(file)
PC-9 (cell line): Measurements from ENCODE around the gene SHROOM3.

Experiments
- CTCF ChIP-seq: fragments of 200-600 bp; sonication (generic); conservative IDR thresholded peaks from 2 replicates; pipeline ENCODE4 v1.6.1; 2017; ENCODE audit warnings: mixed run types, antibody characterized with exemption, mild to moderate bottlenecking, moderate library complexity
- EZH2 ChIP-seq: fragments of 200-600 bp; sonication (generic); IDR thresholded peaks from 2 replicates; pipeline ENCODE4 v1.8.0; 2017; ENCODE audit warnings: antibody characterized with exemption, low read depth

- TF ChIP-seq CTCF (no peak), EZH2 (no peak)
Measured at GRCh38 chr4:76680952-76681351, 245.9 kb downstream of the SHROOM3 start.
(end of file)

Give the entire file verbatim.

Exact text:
PC-9 (cell line): Measurements from ENCODE around the gene SHROOM3.

Experiments
- CTCF ChIP-seq: fragments of 200-600 bp; sonication (generic); conservative IDR thresholded peaks from 2 replicates; pipeline ENCODE4 v1.6.1; 2017; ENCODE audit warnings: mixed run types, antibody characterized with exemption, mild to moderate bottlenecking, moderate library complexity
- EZH2 ChIP-seq: fragments of 200-600 bp; sonication (generic); IDR thresholded peaks from 2 replicates; pipeline ENCODE4 v1.8.0; 2017; ENCODE audit warnings: antibody characterized with exemption, low read depth

- TF ChIP-seq CTCF (no peak), EZH2 (no peak)
Measured at GRCh38 chr4:76680952-76681351, 245.9 kb downstream of the SHROOM3 start.